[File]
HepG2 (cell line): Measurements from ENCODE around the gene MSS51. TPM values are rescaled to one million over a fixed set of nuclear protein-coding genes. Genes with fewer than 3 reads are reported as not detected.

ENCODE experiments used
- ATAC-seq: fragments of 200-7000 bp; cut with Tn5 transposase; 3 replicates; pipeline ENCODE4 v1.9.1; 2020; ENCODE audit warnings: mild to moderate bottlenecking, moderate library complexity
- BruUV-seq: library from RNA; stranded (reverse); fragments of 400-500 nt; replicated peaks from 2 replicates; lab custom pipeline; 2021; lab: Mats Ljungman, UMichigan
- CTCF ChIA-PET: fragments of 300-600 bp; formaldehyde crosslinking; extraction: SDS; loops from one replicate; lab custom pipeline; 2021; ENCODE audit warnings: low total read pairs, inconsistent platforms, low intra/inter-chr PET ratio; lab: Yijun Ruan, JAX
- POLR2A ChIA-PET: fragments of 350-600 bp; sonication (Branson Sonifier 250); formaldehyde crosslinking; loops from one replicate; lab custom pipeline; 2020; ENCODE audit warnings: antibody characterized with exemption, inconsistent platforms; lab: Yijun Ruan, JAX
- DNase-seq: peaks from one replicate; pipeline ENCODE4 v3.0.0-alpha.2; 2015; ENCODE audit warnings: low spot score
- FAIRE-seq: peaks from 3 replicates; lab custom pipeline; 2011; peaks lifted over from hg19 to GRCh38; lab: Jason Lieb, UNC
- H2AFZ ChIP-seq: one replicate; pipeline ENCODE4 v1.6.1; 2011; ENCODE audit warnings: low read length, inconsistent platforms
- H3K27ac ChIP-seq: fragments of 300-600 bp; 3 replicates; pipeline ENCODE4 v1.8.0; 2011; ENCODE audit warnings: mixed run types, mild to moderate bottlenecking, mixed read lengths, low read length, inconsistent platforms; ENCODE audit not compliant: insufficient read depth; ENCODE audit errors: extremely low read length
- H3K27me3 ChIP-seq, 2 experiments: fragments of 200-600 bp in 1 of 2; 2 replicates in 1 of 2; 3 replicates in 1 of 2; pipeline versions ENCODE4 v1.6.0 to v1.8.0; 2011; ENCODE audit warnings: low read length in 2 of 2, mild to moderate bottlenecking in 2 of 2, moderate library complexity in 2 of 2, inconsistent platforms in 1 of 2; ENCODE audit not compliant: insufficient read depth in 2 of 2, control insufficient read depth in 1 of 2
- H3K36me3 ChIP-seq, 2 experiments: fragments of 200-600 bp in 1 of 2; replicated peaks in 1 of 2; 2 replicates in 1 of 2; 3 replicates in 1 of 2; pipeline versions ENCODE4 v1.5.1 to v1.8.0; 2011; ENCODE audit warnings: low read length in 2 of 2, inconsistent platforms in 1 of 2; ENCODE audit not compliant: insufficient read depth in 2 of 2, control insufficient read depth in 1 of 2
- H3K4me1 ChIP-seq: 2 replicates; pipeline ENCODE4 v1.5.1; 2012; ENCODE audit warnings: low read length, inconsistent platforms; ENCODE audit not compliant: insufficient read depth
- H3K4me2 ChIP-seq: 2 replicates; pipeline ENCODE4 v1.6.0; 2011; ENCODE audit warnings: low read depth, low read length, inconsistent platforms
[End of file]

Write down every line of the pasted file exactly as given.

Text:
HepG2 (cell line): Measurements from ENCODE around the gene MSS51. TPM values are rescaled to one million over a fixed set of nuclear protein-coding genes. Genes with fewer than 3 reads are reported as not detected.

ENCODE experiments used
- ATAC-seq: fragments of 200-7000 bp; cut with Tn5 transposase; 3 replicates; pipeline ENCODE4 v1.9.1; 2020; ENCODE audit warnings: mild to moderate bottlenecking, moderate library complexity
- BruUV-seq: library from RNA; stranded (reverse); fragments of 400-500 nt; replicated peaks from 2 replicates; lab custom pipeline; 2021; lab: Mats Ljungman, UMichigan
- CTCF ChIA-PET: fragments of 300-600 bp; formaldehyde crosslinking; extraction: SDS; loops from one replicate; lab custom pipeline; 2021; ENCODE audit warnings: low total read pairs, inconsistent platforms, low intra/inter-chr PET ratio; lab: Yijun Ruan, JAX
- POLR2A ChIA-PET: fragments of 350-600 bp; sonication (Branson Sonifier 250); formaldehyde crosslinking; loops from one replicate; lab custom pipeline; 2020; ENCODE audit warnings: antibody characterized with exemption, inconsistent platforms; lab: Yijun Ruan, JAX
- DNase-seq: peaks from one replicate; pipeline ENCODE4 v3.0.0-alpha.2; 2015; ENCODE audit warnings: low spot score
- FAIRE-seq: peaks from 3 replicates; lab custom pipeline; 2011; peaks lifted over from hg19 to GRCh38; lab: Jason Lieb, UNC
- H2AFZ ChIP-seq: one replicate; pipeline ENCODE4 v1.6.1; 2011; ENCODE audit warnings: low read length, inconsistent platforms
- H3K27ac ChIP-seq: fragments of 300-600 bp; 3 replicates; pipeline ENCODE4 v1.8.0; 2011; ENCODE audit warnings: mixed run types, mild to moderate bottlenecking, mixed read lengths, low read length, inconsistent platforms; ENCODE audit not compliant: insufficient read depth; ENCODE audit errors: extremely low read length
- H3K27me3 ChIP-seq, 2 experiments: fragments of 200-600 bp in 1 of 2; 2 replicates in 1 of 2; 3 replicates in 1 of 2; pipeline versions ENCODE4 v1.6.0 to v1.8.0; 2011; ENCODE audit warnings: low read length in 2 of 2, mild to moderate bottlenecking in 2 of 2, moderate library complexity in 2 of 2, inconsistent platforms in 1 of 2; ENCODE audit not compliant: insufficient read depth in 2 of 2, control insufficient read depth in 1 of 2
- H3K36me3 ChIP-seq, 2 experiments: fragments of 200-600 bp in 1 of 2; replicated peaks in 1 of 2; 2 replicates in 1 of 2; 3 replicates in 1 of 2; pipeline versions ENCODE4 v1.5.1 to v1.8.0; 2011; ENCODE audit warnings: low read length in 2 of 2, inconsistent platforms in 1 of 2; ENCODE audit not compliant: insufficient read depth in 2 of 2, control insufficient read depth in 1 of 2
- H3K4me1 ChIP-seq: 2 replicates; pipeline ENCODE4 v1.5.1; 2012; ENCODE audit warnings: low read length, inconsistent platforms; ENCODE audit not compliant: insufficient read depth
- H3K4me2 ChIP-seq: 2 replicates; pipeline ENCODE4 v1.6.0; 2011; ENCODE audit warnings: low read depth, low read length, inconsistent platforms